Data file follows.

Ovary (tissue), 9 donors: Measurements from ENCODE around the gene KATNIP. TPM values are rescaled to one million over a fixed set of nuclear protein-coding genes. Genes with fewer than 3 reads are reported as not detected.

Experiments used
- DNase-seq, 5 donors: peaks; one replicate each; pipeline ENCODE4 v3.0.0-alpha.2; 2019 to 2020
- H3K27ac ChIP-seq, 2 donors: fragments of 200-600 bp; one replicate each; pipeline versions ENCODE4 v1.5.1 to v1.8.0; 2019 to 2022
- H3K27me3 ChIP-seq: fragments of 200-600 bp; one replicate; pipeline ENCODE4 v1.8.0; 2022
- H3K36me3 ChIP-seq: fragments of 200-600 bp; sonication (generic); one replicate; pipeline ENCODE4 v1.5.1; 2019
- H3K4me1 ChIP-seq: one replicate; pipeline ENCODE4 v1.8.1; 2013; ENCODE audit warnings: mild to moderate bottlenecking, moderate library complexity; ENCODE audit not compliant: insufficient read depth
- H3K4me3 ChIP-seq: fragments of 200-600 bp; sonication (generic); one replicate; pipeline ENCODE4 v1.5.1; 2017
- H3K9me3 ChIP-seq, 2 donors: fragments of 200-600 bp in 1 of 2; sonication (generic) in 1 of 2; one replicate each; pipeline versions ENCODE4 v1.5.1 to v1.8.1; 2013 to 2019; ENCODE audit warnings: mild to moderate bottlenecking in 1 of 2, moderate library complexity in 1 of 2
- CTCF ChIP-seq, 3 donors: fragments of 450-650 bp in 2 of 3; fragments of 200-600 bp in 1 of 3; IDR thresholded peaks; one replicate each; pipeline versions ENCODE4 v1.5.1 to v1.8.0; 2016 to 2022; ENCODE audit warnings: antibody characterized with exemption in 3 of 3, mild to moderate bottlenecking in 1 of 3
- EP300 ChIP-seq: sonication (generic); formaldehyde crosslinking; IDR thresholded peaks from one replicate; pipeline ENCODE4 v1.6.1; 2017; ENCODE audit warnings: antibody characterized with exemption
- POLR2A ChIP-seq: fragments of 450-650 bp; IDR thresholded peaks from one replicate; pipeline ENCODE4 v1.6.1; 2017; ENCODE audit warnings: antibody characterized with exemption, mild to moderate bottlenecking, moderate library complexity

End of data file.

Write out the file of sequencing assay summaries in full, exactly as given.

Ovary (tissue), 9 donors: Measurements from ENCODE around the gene KATNIP. TPM values are rescaled to one million over a fixed set of nuclear protein-coding genes. Genes with fewer than 3 reads are reported as not detected.

Experiments used
- DNase-seq, 5 donors: peaks; one replicate each; pipeline ENCODE4 v3.0.0-alpha.2; 2019 to 2020
- H3K27ac ChIP-seq, 2 donors: fragments of 200-600 bp; one replicate each; pipeline versions ENCODE4 v1.5.1 to v1.8.0; 2019 to 2022
- H3K27me3 ChIP-seq: fragments of 200-600 bp; one replicate; pipeline ENCODE4 v1.8.0; 2022
- H3K36me3 ChIP-seq: fragments of 200-600 bp; sonication (generic); one replicate; pipeline ENCODE4 v1.5.1; 2019
- H3K4me1 ChIP-seq: one replicate; pipeline ENCODE4 v1.8.1; 2013; ENCODE audit warnings: mild to moderate bottlenecking, moderate library complexity; ENCODE audit not compliant: insufficient read depth
- H3K4me3 ChIP-seq: fragments of 200-600 bp; sonication (generic); one replicate; pipeline ENCODE4 v1.5.1; 2017
- H3K9me3 ChIP-seq, 2 donors: fragments of 200-600 bp in 1 of 2; sonication (generic) in 1 of 2; one replicate each; pipeline versions ENCODE4 v1.5.1 to v1.8.1; 2013 to 2019; ENCODE audit warnings: mild to moderate bottlenecking in 1 of 2, moderate library complexity in 1 of 2
- CTCF ChIP-seq, 3 donors: fragments of 450-650 bp in 2 of 3; fragments of 200-600 bp in 1 of 3; IDR thresholded peaks; one replicate each; pipeline versions ENCODE4 v1.5.1 to v1.8.0; 2016 to 2022; ENCODE audit warnings: antibody characterized with exemption in 3 of 3, mild to moderate bottlenecking in 1 of 3
- EP300 ChIP-seq: sonication (generic); formaldehyde crosslinking; IDR thresholded peaks from one replicate; pipeline ENCODE4 v1.6.1; 2017; ENCODE audit warnings: antibody characterized with exemption
- POLR2A ChIP-seq: fragments of 450-650 bp; IDR thresholded peaks from one replicate; pipeline ENCODE4 v1.6.1; 2017; ENCODE audit warnings: antibody characterized with exemption, mild to moderate bottlenecking, moderate library complexity